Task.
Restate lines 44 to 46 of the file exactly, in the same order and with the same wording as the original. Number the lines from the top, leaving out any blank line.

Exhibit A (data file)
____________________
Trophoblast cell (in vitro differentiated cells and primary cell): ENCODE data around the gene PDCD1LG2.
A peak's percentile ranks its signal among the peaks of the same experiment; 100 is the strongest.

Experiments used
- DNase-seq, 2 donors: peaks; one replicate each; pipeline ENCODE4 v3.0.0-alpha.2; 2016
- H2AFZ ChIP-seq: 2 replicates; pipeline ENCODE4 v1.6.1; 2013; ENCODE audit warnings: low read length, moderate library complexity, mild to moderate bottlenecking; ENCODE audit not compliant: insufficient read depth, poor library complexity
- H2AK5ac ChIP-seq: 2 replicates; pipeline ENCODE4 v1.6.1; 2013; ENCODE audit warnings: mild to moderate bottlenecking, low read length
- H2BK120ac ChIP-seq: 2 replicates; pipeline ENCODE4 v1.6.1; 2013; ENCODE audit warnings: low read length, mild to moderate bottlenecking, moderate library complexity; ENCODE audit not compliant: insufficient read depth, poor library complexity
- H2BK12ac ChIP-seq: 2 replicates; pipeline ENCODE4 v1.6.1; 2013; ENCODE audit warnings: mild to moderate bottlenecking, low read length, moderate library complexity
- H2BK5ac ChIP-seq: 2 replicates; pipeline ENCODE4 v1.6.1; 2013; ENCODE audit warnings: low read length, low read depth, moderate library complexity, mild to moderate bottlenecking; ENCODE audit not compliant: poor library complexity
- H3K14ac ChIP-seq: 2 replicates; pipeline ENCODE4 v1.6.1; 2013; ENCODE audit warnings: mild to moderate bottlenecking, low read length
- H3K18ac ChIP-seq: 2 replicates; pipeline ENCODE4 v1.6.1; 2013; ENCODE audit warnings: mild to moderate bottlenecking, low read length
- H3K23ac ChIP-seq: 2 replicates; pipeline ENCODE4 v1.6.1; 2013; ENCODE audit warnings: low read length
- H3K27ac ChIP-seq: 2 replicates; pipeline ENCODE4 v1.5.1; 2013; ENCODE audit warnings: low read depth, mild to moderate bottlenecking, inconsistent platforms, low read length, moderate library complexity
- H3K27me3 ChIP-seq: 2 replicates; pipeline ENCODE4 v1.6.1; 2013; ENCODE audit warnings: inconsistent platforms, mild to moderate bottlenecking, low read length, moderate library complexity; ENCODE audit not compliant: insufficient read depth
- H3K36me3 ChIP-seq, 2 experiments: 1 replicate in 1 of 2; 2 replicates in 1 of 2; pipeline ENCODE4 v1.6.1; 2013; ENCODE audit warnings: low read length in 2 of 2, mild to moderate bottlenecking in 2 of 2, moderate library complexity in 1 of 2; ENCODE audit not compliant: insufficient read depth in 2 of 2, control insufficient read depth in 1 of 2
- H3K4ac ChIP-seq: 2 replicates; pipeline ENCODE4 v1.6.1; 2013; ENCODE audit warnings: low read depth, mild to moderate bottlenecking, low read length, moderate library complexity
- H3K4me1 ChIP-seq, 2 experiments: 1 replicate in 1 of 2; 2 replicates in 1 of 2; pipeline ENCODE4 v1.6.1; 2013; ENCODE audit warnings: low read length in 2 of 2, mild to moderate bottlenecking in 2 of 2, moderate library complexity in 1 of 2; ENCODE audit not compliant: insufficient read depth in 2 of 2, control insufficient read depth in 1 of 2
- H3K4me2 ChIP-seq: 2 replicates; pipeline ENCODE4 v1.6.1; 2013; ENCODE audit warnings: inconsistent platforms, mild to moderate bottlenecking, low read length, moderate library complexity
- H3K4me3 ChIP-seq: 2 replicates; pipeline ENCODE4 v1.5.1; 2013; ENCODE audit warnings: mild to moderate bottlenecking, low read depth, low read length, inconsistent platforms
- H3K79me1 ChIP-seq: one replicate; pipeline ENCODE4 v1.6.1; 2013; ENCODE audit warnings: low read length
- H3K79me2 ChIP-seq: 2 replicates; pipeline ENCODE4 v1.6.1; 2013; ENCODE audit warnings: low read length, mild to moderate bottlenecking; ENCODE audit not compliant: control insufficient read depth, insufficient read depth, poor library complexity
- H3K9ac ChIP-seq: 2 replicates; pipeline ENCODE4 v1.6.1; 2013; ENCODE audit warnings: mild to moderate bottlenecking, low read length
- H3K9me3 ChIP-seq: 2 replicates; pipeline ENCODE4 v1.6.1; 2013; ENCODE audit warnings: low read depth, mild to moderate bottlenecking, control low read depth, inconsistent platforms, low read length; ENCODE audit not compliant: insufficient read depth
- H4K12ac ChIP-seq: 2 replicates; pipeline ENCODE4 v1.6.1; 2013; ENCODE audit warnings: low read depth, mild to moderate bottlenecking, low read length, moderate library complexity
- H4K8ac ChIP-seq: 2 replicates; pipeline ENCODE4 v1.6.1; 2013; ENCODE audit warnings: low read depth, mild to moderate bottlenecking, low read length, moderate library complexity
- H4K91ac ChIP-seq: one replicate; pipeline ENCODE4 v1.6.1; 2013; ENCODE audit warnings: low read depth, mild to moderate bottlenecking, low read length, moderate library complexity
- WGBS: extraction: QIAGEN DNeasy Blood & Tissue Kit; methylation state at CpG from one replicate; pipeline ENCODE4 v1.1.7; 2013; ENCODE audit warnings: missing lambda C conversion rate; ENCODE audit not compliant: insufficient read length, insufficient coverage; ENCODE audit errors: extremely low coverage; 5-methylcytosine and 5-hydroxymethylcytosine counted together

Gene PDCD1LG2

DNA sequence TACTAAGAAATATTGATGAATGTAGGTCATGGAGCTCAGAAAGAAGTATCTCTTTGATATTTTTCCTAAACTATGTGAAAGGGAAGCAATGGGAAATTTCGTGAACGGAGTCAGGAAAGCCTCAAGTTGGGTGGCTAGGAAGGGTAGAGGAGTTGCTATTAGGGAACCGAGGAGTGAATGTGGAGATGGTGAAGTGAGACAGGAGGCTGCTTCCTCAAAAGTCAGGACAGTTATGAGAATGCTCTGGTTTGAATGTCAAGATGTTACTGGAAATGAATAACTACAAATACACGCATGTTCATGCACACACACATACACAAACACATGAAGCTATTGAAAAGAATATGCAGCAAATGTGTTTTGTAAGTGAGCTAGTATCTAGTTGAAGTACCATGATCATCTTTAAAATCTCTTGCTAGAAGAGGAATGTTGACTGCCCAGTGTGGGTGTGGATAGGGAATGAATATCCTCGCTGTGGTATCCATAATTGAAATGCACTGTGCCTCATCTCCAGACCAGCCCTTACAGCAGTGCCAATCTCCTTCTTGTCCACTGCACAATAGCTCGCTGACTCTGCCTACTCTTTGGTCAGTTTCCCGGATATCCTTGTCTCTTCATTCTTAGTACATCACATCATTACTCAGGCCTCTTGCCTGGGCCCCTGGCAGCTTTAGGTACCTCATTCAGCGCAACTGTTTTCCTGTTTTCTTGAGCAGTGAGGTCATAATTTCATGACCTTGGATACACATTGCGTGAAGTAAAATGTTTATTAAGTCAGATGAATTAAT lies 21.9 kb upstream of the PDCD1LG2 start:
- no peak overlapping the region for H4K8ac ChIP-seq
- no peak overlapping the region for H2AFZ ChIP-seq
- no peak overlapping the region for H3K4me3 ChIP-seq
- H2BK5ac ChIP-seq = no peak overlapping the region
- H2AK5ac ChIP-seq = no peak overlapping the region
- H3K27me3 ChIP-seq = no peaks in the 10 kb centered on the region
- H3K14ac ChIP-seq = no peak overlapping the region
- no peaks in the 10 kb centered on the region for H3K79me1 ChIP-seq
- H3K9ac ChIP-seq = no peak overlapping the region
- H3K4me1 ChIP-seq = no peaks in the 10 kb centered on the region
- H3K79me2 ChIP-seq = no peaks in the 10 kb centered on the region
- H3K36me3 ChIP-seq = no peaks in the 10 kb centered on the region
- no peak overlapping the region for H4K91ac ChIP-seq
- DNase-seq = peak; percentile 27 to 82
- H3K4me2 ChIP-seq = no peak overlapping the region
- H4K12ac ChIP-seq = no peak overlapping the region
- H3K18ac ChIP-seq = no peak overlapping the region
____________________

- H3K4me2 ChIP-seq = no peak overlapping the region
- H4K12ac ChIP-seq = no peak overlapping the region
- H3K18ac ChIP-seq = no peak overlapping the region